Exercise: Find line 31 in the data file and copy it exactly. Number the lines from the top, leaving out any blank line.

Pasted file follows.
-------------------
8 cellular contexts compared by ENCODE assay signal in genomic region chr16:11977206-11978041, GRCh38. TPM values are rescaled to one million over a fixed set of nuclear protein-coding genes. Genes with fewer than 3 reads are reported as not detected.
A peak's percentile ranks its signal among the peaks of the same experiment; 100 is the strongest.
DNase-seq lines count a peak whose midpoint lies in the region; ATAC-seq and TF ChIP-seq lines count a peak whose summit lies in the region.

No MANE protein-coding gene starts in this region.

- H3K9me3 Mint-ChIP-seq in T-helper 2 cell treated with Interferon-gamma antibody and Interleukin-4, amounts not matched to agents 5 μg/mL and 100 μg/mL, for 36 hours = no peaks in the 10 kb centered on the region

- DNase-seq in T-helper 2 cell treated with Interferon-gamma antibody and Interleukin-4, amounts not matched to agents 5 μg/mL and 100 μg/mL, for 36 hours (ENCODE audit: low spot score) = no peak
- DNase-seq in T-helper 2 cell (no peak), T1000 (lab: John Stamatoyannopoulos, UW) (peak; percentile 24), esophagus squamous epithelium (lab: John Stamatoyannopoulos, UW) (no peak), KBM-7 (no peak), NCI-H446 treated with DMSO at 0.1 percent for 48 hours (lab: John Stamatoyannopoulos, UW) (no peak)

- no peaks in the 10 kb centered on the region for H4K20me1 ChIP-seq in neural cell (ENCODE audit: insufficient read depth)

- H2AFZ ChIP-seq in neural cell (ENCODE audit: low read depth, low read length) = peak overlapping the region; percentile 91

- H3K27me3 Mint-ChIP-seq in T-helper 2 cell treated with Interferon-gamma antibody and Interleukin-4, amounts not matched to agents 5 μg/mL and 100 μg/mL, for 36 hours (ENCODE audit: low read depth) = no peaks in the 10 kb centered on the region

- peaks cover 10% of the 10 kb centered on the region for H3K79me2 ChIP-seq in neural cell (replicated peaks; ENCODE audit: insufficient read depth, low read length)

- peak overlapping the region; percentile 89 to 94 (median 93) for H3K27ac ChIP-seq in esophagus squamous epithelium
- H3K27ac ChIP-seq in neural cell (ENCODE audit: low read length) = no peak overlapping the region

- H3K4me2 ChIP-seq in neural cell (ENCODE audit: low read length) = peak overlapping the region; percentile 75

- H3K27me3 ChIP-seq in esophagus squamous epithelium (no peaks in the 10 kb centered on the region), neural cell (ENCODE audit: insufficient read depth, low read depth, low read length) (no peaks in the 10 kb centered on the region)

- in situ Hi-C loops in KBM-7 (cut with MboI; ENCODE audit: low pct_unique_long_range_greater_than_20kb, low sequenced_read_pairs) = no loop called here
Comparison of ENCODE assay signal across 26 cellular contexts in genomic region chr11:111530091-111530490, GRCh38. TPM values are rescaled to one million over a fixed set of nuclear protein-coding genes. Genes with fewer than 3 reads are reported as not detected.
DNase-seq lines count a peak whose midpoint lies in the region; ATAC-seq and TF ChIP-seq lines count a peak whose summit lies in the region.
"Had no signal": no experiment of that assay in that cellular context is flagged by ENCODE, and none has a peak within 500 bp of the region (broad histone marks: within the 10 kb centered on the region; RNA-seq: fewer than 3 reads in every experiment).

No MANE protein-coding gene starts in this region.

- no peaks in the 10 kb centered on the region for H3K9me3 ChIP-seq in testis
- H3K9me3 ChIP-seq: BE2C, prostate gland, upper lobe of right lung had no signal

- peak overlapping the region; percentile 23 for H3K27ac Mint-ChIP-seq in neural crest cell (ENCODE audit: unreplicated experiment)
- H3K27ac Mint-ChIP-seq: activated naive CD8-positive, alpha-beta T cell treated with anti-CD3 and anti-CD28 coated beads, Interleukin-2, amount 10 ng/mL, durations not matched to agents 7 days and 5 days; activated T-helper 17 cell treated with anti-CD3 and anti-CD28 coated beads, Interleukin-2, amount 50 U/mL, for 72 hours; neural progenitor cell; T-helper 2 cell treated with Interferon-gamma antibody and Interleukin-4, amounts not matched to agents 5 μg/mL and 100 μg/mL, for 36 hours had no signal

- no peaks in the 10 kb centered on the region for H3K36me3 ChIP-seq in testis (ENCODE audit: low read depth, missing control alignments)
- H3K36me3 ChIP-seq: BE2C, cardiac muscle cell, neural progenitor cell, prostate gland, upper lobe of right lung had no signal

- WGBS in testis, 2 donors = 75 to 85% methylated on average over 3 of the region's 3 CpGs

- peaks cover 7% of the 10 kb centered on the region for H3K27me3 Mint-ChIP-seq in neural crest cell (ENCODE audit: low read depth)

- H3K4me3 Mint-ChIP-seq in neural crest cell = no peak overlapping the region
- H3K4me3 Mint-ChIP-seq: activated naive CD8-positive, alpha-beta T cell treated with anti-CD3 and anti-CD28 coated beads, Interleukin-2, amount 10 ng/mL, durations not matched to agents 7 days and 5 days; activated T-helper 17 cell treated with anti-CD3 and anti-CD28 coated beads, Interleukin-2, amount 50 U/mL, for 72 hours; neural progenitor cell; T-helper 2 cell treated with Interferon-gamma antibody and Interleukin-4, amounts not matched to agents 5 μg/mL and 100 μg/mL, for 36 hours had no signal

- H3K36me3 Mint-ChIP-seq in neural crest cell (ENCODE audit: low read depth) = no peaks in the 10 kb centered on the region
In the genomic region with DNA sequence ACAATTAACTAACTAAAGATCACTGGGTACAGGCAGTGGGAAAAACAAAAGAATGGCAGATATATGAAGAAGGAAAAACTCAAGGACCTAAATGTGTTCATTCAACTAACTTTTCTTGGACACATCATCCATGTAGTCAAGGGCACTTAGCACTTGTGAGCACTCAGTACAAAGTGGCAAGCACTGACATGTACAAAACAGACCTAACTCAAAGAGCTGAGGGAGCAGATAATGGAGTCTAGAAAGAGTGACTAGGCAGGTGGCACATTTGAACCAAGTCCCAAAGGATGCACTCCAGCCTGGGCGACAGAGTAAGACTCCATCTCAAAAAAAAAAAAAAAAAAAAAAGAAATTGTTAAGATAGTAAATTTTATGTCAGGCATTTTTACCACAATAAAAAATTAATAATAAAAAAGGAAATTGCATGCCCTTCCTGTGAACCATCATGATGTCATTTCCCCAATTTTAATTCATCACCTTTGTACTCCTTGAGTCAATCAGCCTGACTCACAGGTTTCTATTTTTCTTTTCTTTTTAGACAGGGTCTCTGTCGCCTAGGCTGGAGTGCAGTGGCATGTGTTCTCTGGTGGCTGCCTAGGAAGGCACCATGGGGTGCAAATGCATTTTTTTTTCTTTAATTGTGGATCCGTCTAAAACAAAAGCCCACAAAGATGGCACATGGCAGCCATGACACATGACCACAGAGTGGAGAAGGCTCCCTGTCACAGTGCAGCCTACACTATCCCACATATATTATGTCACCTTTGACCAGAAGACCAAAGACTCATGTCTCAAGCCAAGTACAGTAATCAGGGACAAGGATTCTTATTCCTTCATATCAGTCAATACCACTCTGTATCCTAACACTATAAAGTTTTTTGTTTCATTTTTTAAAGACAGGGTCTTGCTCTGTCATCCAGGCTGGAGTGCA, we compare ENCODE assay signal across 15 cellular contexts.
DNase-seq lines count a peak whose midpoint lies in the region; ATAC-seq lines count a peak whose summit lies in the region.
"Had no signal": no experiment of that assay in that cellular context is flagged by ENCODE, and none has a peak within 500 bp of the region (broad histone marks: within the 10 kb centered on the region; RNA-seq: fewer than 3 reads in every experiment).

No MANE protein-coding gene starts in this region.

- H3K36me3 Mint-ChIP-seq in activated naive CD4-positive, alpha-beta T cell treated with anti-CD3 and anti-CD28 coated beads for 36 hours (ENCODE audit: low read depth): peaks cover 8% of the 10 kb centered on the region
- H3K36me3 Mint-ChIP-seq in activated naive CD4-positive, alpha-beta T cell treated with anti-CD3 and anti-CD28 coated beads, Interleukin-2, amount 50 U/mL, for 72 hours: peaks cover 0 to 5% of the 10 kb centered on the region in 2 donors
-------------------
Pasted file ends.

- H3K36me3 Mint-ChIP-seq in neural crest cell (ENCODE audit: low read depth) = no peaks in the 10 kb centered on the region